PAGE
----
The New York–based philanthropic arts organization established by celebrated American abstract expressionist painter Helen Frankenthaler announced today that it has awarded $3 million in grant funding to 49 visual arts institutions, including both museums and schools, for clean energy schemes, carbon footprint-minimizing building upgrades, climate resiliency projects, and other similar sustainable undertakings.
The grant funding comes as part of the second phase of the Frankenthaler Climate Initiative (FCI), the Helen Frankenthaler Foundation’s multiyear, multimillion dollar grant-making program “dedicated to advancing sustainability and reducing climate impact in the cultural arena.” The program was developed by the foundation in partnership with Colorado-headquartered nonprofit RMI and Environment & Culture Partners.
Established last year, the FCI is the largest program of its kind and has conferred just north of $8 million to date. The pool for potential grantees was expanded this year to include non-collecting visual arts organizations and art schools.
“The first round of FCI’s funding helped museums actualize climate neutrality commitments, prepare for and respond to climate-driven disasters, and create avenues to achieve long-term operational sustainability, among other key goals. This second phase expands our reach and impact by advancing current projects in development and providing a new roster of visual art institutions with the support needed to meet their climate goals,” said Lise Motherwell, chair of the Helen Frankenthaler Foundation, in a statement.
This round of awarded projects was divided between scoping and technical assistance grants, which, as the foundation pointed out “help institutions assess opportunities to reduce the carbon footprint and energy costs of their facilities and support the specification and budgeting for procurement and financing, and implementation grants, which provide partial and seed funding for fully specified projects.” Recipient institutions must track and report their respective energy and greenhouse gas reductions via the Energy Star Portfolio Manager to “measure project outcomes over time” explained the foundation, which will work with all grantees moving forward so that they can share best practices and insights.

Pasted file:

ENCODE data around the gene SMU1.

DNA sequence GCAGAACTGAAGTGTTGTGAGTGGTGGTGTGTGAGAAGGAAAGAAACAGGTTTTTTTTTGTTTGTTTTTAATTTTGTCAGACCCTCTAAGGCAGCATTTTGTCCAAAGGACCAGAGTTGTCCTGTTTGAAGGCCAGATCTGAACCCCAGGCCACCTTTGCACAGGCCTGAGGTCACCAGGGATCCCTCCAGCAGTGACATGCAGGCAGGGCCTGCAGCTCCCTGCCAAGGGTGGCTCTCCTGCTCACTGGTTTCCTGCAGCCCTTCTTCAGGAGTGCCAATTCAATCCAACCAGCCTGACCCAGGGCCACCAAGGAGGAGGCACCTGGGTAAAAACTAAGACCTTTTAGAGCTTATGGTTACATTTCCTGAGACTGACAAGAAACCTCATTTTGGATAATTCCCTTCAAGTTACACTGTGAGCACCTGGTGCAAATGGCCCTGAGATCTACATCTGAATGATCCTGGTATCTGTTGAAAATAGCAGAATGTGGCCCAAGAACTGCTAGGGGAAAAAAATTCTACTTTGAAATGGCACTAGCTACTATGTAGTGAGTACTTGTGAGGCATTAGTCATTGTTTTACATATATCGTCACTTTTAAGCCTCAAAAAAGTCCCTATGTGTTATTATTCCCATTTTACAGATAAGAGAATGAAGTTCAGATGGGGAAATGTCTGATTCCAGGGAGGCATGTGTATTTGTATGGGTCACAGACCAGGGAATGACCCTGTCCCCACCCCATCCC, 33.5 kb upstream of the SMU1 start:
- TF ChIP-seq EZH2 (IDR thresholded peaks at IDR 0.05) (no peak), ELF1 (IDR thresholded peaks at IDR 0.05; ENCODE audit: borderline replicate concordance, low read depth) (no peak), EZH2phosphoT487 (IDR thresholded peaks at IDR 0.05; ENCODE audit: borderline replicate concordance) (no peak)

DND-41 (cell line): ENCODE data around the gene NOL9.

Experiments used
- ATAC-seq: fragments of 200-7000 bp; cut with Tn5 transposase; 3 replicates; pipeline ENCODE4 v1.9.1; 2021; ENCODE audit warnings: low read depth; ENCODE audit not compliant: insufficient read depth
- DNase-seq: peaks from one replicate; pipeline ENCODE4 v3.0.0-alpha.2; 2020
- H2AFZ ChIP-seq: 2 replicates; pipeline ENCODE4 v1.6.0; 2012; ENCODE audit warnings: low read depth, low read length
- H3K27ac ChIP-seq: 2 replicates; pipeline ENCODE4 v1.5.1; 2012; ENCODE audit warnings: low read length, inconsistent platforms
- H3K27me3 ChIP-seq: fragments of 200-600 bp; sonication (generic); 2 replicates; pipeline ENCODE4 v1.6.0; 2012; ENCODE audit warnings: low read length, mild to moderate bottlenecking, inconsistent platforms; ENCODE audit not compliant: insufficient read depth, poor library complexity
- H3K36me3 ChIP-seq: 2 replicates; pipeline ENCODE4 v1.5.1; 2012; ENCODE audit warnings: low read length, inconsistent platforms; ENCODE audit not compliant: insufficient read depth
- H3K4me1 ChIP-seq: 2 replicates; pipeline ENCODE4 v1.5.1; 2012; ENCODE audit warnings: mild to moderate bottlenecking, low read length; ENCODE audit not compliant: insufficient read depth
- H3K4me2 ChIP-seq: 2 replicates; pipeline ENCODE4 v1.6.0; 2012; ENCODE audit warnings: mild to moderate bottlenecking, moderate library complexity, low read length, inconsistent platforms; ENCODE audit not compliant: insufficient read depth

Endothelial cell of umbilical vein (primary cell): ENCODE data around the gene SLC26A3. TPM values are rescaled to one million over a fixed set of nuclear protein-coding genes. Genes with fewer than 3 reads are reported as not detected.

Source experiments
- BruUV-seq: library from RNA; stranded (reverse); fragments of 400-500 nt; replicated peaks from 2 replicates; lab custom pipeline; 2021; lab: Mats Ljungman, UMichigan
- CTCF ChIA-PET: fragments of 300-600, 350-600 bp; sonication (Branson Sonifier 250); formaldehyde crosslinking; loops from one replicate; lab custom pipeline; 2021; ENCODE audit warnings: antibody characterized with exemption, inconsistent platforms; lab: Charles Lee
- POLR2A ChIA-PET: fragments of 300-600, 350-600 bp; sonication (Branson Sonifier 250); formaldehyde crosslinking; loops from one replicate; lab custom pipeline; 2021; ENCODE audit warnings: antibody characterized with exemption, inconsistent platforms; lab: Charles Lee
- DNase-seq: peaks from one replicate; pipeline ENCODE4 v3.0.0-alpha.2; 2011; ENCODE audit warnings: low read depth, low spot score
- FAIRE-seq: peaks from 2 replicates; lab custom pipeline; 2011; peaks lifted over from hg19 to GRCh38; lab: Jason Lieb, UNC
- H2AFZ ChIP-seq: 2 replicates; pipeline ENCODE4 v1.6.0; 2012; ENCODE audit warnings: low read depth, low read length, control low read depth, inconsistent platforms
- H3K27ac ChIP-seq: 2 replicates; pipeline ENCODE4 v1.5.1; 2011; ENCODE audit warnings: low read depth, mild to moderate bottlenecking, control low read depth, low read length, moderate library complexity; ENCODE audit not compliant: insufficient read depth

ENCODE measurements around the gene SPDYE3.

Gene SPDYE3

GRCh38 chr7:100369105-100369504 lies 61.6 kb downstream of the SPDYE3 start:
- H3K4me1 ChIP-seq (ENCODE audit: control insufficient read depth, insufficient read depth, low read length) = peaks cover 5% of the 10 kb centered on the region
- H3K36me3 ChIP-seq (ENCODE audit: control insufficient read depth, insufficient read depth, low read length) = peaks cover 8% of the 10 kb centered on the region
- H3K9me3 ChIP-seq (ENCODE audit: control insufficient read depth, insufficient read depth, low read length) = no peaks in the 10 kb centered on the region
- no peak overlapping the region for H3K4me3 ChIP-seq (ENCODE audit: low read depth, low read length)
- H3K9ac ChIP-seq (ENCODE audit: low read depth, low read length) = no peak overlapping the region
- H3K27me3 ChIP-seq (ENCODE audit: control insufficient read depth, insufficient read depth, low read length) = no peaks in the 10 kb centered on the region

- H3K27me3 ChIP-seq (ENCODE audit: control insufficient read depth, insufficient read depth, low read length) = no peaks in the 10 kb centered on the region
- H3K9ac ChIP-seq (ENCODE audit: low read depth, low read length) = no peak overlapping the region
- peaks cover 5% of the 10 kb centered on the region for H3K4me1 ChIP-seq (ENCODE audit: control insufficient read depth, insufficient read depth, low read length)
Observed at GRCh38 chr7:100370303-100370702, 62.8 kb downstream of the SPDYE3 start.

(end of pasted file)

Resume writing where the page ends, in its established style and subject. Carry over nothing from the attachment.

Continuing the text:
The 49 visual arts institutions awarded during this second round of grant funding spans 19 states from Ohio (the Cleveland Museum of Art) to Washington (Tacoma Art Museum) to Delaware (the Winterthur Museum, Garden & Library) to Kentucky (Speed Art Museum) and beyond. Heavyweights such as the Museum of Modern Art, the Solomon R. Guggenheim Museum, the Museum of Contemporary Art, Los Angeles, and the National Gallery of Art in Washington, D.C. are all listed as recipients alongside smaller, specialized institutions like the Minnesota Marine Art Museum, the Pittsburgh Glass Center, Indianapolis’s Eiteljorg Museum of American Indians and Western Art, and the Florence Griswold Museum in Old Lyme, Connecticut.
As detailed in a press release, the awarded grant funding will be used by its recipients in a variety of ways. At Storm King Art Center in New York’s Hudson Valley, the funding will be to help implement a range of sustainability measures, including the installation of photovoltaic panels; in Marfa, Texas, Judd Foundation will receive a helping hand in reaching its net-zero facility goals; and Philadelphia Contemporary will use its share toward the realization of a sustainable, floating gallery-barge on the Delaware River waterfront.
The full list of 2022 FCI grantees can be viewed here. The application process for the next grant-making cycle is slated to open in February of next year.